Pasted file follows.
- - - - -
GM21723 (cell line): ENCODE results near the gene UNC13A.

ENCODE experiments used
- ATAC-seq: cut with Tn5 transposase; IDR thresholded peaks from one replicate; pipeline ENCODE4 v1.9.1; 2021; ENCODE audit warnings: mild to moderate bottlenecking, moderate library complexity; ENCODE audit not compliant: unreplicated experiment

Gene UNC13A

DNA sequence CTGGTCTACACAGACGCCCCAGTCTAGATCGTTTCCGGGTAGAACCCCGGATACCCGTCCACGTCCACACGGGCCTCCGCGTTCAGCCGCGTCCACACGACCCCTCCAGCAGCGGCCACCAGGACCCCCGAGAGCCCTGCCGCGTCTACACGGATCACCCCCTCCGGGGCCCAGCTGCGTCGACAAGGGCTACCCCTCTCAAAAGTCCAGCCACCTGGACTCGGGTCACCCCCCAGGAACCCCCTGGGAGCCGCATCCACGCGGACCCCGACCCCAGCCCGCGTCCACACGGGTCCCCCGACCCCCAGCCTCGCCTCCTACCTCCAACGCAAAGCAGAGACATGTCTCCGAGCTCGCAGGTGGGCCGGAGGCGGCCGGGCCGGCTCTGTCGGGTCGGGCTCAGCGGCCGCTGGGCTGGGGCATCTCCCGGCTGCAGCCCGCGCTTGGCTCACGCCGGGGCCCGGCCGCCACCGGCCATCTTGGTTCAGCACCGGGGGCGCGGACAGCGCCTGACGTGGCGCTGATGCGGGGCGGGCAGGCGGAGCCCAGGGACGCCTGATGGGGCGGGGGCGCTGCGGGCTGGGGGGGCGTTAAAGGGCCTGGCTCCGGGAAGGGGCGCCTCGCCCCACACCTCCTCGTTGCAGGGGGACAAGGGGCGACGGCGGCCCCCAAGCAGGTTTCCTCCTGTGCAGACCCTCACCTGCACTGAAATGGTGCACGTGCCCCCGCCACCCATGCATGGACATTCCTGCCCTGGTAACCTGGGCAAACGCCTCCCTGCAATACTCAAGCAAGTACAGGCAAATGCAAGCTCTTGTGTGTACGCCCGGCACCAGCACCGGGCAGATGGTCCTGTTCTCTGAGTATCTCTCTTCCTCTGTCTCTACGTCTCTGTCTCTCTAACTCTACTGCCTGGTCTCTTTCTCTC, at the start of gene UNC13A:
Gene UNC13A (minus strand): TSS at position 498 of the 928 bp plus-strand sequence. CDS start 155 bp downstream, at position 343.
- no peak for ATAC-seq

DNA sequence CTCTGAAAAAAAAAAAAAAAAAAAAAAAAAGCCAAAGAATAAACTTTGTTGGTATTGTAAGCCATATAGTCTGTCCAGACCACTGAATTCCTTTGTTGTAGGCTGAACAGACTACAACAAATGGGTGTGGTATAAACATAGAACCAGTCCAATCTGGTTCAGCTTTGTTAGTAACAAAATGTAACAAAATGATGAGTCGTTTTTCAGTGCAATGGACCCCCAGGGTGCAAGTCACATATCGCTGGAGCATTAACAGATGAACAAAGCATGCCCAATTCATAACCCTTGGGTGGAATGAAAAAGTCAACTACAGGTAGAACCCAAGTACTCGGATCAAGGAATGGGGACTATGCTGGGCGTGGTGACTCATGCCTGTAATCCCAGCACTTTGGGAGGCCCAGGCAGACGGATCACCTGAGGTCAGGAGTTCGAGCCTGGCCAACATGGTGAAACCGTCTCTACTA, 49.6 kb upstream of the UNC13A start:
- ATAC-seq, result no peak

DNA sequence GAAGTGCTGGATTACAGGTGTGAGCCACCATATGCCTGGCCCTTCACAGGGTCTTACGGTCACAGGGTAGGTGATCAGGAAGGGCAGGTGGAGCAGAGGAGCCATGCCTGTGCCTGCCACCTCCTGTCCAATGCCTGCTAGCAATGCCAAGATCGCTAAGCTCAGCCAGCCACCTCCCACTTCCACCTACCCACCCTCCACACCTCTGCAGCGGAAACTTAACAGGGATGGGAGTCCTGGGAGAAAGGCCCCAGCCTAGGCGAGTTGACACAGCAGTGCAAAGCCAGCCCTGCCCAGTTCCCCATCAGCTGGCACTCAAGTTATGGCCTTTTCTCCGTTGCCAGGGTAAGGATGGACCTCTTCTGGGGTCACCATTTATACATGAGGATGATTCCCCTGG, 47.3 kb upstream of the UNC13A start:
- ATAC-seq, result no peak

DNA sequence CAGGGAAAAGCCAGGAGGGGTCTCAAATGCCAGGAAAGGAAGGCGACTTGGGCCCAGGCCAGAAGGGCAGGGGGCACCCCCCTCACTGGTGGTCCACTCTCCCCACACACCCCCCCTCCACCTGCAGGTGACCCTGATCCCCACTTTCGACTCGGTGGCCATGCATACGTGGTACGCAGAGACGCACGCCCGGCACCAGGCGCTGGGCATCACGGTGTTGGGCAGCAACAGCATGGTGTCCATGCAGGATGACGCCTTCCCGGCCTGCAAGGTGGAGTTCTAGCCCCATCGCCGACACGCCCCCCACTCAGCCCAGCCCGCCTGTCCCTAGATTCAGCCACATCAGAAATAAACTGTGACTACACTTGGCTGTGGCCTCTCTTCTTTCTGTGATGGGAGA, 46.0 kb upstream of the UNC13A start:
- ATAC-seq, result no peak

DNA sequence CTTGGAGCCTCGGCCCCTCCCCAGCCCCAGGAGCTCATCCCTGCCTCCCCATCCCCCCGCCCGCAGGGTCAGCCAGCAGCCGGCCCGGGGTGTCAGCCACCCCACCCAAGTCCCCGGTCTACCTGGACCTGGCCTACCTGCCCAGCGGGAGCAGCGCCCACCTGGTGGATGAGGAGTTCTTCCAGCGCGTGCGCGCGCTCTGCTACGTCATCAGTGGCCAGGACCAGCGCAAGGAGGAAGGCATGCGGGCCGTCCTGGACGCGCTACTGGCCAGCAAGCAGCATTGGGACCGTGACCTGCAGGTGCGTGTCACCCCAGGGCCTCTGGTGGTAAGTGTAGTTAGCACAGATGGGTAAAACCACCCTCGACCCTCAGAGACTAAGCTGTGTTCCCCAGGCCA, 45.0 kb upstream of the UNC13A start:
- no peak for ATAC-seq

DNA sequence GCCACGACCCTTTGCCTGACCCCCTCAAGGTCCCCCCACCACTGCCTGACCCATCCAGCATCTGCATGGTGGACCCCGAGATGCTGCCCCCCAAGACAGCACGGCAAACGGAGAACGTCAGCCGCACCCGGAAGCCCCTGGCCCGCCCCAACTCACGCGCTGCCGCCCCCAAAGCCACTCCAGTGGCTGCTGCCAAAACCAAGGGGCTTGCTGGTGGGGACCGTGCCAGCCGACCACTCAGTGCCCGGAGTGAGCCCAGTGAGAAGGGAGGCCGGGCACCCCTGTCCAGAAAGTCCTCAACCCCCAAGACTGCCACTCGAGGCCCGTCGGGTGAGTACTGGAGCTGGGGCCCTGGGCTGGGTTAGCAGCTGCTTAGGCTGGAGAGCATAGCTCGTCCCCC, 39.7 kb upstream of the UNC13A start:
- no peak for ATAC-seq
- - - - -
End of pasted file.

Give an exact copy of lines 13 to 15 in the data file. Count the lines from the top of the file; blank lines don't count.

- ATAC-seq, result no peak

DNA sequence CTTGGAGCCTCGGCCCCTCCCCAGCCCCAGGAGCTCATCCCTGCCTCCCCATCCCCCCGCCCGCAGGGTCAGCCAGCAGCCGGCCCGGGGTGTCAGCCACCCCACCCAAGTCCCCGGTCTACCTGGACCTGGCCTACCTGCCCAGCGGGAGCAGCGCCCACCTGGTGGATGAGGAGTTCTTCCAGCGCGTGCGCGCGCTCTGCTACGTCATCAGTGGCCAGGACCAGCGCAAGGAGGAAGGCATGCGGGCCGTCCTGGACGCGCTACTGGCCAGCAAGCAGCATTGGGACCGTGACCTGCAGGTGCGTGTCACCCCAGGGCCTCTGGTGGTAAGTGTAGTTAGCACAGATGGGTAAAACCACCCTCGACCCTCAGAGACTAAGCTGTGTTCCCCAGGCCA, 45.0 kb upstream of the UNC13A start:
- no peak for ATAC-seq